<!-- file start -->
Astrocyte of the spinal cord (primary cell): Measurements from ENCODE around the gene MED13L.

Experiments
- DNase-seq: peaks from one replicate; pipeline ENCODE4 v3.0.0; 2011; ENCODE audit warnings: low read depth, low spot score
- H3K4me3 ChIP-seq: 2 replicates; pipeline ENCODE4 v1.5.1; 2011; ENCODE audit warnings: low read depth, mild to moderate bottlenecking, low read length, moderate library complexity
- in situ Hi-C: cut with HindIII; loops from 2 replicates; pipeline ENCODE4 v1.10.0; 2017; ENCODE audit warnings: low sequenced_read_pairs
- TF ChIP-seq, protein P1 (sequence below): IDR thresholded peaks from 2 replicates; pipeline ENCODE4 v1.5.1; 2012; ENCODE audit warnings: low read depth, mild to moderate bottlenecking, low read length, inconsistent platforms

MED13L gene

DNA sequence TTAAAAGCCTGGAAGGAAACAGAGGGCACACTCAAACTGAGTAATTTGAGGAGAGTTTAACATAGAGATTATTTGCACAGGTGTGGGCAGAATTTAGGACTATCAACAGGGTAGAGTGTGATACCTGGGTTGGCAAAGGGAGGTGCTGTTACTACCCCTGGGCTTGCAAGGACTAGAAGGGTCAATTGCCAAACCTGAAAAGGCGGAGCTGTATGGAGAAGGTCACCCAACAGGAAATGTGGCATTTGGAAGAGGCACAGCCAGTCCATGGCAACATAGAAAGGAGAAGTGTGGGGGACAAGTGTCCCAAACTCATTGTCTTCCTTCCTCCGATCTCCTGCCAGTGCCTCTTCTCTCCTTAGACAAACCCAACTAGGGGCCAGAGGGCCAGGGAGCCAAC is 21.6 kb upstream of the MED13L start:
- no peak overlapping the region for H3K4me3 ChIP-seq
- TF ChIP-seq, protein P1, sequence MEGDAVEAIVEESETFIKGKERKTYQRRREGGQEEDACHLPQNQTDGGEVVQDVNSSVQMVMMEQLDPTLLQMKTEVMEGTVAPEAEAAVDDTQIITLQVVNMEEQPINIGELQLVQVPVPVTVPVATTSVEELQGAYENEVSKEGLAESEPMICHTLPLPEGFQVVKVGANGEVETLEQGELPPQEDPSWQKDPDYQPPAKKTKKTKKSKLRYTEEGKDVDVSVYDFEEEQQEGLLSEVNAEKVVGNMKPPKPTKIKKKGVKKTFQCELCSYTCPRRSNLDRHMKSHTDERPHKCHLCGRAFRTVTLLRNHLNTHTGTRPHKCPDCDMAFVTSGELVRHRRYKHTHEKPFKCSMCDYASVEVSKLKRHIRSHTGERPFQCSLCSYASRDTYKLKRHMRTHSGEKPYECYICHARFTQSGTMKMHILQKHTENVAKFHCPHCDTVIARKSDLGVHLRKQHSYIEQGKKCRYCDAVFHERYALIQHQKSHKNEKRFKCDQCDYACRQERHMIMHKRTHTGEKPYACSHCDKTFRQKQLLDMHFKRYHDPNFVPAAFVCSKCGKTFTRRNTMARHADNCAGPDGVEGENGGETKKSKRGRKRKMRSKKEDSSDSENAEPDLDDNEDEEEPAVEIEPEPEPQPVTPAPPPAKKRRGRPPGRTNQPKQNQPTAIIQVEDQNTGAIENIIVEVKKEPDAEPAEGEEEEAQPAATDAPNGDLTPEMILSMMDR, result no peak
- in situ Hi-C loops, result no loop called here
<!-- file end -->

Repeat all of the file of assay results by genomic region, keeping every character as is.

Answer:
Astrocyte of the spinal cord (primary cell): Measurements from ENCODE around the gene MED13L.

Experiments
- DNase-seq: peaks from one replicate; pipeline ENCODE4 v3.0.0; 2011; ENCODE audit warnings: low read depth, low spot score
- H3K4me3 ChIP-seq: 2 replicates; pipeline ENCODE4 v1.5.1; 2011; ENCODE audit warnings: low read depth, mild to moderate bottlenecking, low read length, moderate library complexity
- in situ Hi-C: cut with HindIII; loops from 2 replicates; pipeline ENCODE4 v1.10.0; 2017; ENCODE audit warnings: low sequenced_read_pairs
- TF ChIP-seq, protein P1 (sequence below): IDR thresholded peaks from 2 replicates; pipeline ENCODE4 v1.5.1; 2012; ENCODE audit warnings: low read depth, mild to moderate bottlenecking, low read length, inconsistent platforms

MED13L gene

DNA sequence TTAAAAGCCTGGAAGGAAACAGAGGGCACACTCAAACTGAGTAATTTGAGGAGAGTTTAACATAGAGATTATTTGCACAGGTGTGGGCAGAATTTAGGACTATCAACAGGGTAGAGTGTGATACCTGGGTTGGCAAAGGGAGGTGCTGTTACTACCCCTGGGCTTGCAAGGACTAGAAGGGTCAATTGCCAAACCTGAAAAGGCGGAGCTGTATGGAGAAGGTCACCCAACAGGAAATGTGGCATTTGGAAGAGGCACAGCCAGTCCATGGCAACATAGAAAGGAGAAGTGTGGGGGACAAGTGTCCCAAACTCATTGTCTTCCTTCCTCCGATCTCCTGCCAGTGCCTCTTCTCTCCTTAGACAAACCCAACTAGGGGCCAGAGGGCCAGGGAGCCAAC is 21.6 kb upstream of the MED13L start:
- no peak overlapping the region for H3K4me3 ChIP-seq
- TF ChIP-seq, protein P1, sequence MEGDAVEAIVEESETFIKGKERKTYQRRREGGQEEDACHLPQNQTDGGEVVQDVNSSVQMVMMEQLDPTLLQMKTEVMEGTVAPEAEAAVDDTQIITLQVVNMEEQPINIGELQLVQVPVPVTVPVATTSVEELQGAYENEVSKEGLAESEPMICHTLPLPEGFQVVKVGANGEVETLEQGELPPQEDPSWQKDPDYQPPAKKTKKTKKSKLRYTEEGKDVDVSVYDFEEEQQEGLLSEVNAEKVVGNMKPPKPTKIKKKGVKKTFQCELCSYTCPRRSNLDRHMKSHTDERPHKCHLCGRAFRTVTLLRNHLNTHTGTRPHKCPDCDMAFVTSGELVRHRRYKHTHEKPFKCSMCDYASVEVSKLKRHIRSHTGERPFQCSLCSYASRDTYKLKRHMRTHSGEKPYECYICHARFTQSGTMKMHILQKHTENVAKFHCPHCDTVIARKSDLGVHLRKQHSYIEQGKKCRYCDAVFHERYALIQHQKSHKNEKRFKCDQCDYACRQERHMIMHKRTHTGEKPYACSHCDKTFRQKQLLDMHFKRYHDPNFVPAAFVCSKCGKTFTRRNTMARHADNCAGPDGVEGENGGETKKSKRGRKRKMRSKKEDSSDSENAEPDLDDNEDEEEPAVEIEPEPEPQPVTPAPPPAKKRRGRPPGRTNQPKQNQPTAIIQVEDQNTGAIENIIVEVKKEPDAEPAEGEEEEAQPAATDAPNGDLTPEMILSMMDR, result no peak
- in situ Hi-C loops, result no loop called here